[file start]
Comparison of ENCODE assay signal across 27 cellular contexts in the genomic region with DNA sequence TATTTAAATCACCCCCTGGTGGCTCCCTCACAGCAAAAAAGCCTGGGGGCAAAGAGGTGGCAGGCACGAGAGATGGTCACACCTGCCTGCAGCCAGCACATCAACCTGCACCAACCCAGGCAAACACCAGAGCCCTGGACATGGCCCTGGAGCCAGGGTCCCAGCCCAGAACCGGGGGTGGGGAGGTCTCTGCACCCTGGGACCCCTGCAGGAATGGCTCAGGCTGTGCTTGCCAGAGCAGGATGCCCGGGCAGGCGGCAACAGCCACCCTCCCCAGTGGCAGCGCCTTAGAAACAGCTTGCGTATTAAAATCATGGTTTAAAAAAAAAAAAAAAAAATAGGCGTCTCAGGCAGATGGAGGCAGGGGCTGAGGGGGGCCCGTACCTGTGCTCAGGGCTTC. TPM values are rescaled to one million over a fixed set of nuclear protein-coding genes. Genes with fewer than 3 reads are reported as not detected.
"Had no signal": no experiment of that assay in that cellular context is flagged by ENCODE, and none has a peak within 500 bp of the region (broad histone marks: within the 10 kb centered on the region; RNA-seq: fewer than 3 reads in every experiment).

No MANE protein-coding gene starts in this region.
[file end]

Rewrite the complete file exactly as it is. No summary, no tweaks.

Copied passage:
Comparison of ENCODE assay signal across 27 cellular contexts in the genomic region with DNA sequence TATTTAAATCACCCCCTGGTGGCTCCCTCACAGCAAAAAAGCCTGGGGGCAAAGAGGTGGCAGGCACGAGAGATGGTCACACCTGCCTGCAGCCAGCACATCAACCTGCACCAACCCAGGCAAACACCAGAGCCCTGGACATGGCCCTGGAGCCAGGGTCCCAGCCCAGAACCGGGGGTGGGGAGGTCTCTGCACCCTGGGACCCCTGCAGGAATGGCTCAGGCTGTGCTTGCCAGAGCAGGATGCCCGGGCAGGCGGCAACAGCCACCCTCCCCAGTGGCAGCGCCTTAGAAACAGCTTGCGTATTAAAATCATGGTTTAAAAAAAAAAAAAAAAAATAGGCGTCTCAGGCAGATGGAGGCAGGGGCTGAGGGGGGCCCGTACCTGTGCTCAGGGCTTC. TPM values are rescaled to one million over a fixed set of nuclear protein-coding genes. Genes with fewer than 3 reads are reported as not detected.
"Had no signal": no experiment of that assay in that cellular context is flagged by ENCODE, and none has a peak within 500 bp of the region (broad histone marks: within the 10 kb centered on the region; RNA-seq: fewer than 3 reads in every experiment).

No MANE protein-coding gene starts in this region.